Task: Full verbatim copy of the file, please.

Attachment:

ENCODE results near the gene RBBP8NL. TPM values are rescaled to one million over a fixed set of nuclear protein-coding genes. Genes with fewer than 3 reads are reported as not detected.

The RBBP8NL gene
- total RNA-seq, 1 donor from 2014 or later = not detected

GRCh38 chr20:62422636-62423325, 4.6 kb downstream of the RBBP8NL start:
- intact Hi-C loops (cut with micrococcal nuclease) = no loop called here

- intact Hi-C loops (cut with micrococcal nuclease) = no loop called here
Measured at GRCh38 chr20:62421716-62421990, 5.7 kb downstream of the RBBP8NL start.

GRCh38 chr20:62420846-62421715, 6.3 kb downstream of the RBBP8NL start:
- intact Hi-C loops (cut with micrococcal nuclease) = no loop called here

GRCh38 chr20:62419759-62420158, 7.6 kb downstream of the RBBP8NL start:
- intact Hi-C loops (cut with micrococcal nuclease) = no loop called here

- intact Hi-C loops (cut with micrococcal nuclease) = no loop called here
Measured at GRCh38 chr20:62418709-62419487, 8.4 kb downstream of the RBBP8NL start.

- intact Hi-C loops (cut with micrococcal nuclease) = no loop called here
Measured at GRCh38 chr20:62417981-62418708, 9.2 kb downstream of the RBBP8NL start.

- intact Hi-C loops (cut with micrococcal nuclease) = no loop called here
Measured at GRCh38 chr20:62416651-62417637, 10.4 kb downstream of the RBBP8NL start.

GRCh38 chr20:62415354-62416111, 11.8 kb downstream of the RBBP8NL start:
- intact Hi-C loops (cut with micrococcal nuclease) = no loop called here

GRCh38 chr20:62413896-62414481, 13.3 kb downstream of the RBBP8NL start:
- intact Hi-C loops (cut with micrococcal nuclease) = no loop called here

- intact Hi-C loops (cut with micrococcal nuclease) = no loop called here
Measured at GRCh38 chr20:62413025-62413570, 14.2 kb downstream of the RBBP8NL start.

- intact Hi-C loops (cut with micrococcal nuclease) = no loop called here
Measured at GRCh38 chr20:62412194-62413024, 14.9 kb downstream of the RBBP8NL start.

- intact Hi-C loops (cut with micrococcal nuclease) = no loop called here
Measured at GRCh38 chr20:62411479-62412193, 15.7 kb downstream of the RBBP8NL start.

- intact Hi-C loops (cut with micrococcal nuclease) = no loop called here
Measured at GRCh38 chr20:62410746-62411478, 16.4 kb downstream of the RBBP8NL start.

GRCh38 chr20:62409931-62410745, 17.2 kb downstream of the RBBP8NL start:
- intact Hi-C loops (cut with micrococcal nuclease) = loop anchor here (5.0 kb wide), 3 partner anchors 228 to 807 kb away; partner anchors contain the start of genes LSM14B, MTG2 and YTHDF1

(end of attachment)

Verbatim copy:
ENCODE results near the gene RBBP8NL. TPM values are rescaled to one million over a fixed set of nuclear protein-coding genes. Genes with fewer than 3 reads are reported as not detected.

The RBBP8NL gene
- total RNA-seq, 1 donor from 2014 or later = not detected

GRCh38 chr20:62422636-62423325, 4.6 kb downstream of the RBBP8NL start:
- intact Hi-C loops (cut with micrococcal nuclease) = no loop called here

- intact Hi-C loops (cut with micrococcal nuclease) = no loop called here
Measured at GRCh38 chr20:62421716-62421990, 5.7 kb downstream of the RBBP8NL start.

GRCh38 chr20:62420846-62421715, 6.3 kb downstream of the RBBP8NL start:
- intact Hi-C loops (cut with micrococcal nuclease) = no loop called here

GRCh38 chr20:62419759-62420158, 7.6 kb downstream of the RBBP8NL start:
- intact Hi-C loops (cut with micrococcal nuclease) = no loop called here

- intact Hi-C loops (cut with micrococcal nuclease) = no loop called here
Measured at GRCh38 chr20:62418709-62419487, 8.4 kb downstream of the RBBP8NL start.

- intact Hi-C loops (cut with micrococcal nuclease) = no loop called here
Measured at GRCh38 chr20:62417981-62418708, 9.2 kb downstream of the RBBP8NL start.

- intact Hi-C loops (cut with micrococcal nuclease) = no loop called here
Measured at GRCh38 chr20:62416651-62417637, 10.4 kb downstream of the RBBP8NL start.

GRCh38 chr20:62415354-62416111, 11.8 kb downstream of the RBBP8NL start:
- intact Hi-C loops (cut with micrococcal nuclease) = no loop called here

GRCh38 chr20:62413896-62414481, 13.3 kb downstream of the RBBP8NL start:
- intact Hi-C loops (cut with micrococcal nuclease) = no loop called here

- intact Hi-C loops (cut with micrococcal nuclease) = no loop called here
Measured at GRCh38 chr20:62413025-62413570, 14.2 kb downstream of the RBBP8NL start.

- intact Hi-C loops (cut with micrococcal nuclease) = no loop called here
Measured at GRCh38 chr20:62412194-62413024, 14.9 kb downstream of the RBBP8NL start.

- intact Hi-C loops (cut with micrococcal nuclease) = no loop called here
Measured at GRCh38 chr20:62411479-62412193, 15.7 kb downstream of the RBBP8NL start.

- intact Hi-C loops (cut with micrococcal nuclease) = no loop called here
Measured at GRCh38 chr20:62410746-62411478, 16.4 kb downstream of the RBBP8NL start.

GRCh38 chr20:62409931-62410745, 17.2 kb downstream of the RBBP8NL start:
- intact Hi-C loops (cut with micrococcal nuclease) = loop anchor here (5.0 kb wide), 3 partner anchors 228 to 807 kb away; partner anchors contain the start of genes LSM14B, MTG2 and YTHDF1